Russell Shorto on Liberty and Individuality
Frans Dupont/Anne Frank House
New York Times
In the guise of a travel article, "The Ghosts of Amsterdam" (NYT, September 27, 2013), Russell Shorto pens a lovely, meditative piece on the intimate connection between liberty and individuality, concluding with thoughts on the symbolic meaning of Amsterdam triggered by a walk taken there by him and his daughter:
Eva and I walked past the Anne Frank House . . . and found a canal-side cafe. Of course, our walk had been in part a typical parental ploy to instill something meaningful in a child. I asked Eva what she thought about it. She answered by saying, "Have you read Oliver Sacks? He's amazing."At a time when theocratic views pressed upon the world by fanatics who would murder, and have murdered, to kill liberty and individuality, we should reflect deeply on Shorto's words . . .
I instantly recognized the non sequitur as a classic teenage gambit to thwart parental pedagogy, but it still worked. I was disoriented: surely it hadn't been that long ago that she was enthralled by "The Sisterhood of the Traveling Pants." Since when had she grown up to become a reader of neuroscientific case studies? Who was this person?
Then I recalled something that Otto Frank had written. He was the only member of the family to survive the war. He'd been stunned when he read the diary that his teenage daughter had left behind, and said it made him feel that he had never really known her.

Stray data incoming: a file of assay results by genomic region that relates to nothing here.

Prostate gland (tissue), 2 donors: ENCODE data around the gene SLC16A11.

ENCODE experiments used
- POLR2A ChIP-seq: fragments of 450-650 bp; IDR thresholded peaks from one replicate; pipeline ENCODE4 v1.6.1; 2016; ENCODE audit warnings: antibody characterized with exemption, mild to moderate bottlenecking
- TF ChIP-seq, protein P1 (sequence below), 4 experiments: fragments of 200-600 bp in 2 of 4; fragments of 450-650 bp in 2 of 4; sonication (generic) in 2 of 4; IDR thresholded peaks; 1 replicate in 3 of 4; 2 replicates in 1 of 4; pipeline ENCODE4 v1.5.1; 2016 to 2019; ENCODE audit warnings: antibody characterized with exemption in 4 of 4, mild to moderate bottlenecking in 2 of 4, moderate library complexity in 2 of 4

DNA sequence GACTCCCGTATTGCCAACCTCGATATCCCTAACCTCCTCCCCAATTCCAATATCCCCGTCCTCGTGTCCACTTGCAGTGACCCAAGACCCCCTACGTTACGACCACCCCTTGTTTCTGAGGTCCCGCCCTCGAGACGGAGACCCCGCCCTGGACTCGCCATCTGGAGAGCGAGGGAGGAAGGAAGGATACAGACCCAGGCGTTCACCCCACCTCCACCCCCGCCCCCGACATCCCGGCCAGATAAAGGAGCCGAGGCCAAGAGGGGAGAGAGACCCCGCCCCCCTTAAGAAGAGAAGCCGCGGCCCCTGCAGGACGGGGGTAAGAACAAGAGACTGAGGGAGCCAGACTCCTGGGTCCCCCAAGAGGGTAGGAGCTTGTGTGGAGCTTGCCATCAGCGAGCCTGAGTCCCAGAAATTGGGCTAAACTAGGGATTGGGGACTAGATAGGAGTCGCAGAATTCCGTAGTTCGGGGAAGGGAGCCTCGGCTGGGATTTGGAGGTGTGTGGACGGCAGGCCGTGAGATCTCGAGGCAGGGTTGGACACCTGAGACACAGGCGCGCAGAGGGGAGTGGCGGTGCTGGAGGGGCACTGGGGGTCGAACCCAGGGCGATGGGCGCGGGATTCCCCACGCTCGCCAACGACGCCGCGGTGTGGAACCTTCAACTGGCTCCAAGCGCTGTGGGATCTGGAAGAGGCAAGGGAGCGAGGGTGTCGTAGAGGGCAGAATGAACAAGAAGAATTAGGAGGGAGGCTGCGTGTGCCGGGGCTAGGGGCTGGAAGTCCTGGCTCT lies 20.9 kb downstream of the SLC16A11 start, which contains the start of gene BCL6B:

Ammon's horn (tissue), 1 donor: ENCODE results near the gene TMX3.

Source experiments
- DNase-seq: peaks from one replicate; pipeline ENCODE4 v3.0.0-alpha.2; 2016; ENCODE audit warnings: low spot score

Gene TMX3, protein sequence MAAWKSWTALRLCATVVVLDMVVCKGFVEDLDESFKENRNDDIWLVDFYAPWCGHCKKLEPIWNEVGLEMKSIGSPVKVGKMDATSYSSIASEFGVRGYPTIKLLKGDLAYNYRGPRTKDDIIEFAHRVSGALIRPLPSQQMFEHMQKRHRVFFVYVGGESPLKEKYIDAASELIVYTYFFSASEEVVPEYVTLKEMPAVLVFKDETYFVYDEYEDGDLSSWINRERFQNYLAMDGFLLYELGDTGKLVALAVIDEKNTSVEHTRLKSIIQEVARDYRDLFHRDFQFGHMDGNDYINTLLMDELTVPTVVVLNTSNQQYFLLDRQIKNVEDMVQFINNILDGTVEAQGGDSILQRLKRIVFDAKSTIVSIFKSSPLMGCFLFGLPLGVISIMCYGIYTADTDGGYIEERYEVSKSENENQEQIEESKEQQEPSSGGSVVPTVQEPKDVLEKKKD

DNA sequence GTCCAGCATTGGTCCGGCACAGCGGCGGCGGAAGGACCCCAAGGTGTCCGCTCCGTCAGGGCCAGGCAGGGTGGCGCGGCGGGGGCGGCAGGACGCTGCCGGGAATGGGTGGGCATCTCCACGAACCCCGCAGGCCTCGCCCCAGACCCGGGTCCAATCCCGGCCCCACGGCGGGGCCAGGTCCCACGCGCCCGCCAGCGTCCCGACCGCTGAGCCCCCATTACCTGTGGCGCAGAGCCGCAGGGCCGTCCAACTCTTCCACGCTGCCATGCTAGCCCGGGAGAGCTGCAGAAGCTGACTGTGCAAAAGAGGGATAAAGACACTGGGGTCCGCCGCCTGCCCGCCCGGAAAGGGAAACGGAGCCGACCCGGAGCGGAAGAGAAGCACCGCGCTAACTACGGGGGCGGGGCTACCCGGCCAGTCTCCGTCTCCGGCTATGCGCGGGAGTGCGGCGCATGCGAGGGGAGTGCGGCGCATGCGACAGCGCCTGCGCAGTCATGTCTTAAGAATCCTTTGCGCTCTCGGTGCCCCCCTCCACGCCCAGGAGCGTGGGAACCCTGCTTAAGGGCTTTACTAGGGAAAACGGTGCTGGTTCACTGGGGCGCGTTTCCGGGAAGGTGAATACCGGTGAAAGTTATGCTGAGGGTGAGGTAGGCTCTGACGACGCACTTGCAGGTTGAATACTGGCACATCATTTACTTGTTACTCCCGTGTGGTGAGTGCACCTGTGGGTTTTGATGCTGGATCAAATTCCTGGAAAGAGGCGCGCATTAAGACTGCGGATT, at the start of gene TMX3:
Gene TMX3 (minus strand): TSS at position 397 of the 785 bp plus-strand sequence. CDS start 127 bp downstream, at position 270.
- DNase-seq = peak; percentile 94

What surprised him, was, I think, the very thing that made the diary an international sensation. It vividly displays both what Amsterdam's history has always been about and what the Nazi occupation so vibrantly threatened: the mysterious complexity that is the individual human being.
This girl who would soon have the life crushed out of her represents not just the others who died without leaving words behind, but all of us. She showed us what human individuality is. And she did it, surprisingly enough, in the same way Rembrandt did: by painting a portrait.
As her father was shocked, and embarrassed, to discover, her diary reveals a full, deep, complicated person, who insists on continuing with her adolescent's journey of self-discovery even as the swastikas paraded by outside: "It's funny, but I can sometimes see myself as others see me. I take a leisurely look at the person called 'Anne Frank' and browse through the pages of her life as though she were a stranger."
If ghosts who represent stages in the rise of individual freedom still haunt the streets of Amsterdam, making the city itself far greater than the sum of its museums and tourist sites, for me the spirit of this girl stands out above all the others because, in addition, she showed how fragile that freedom is.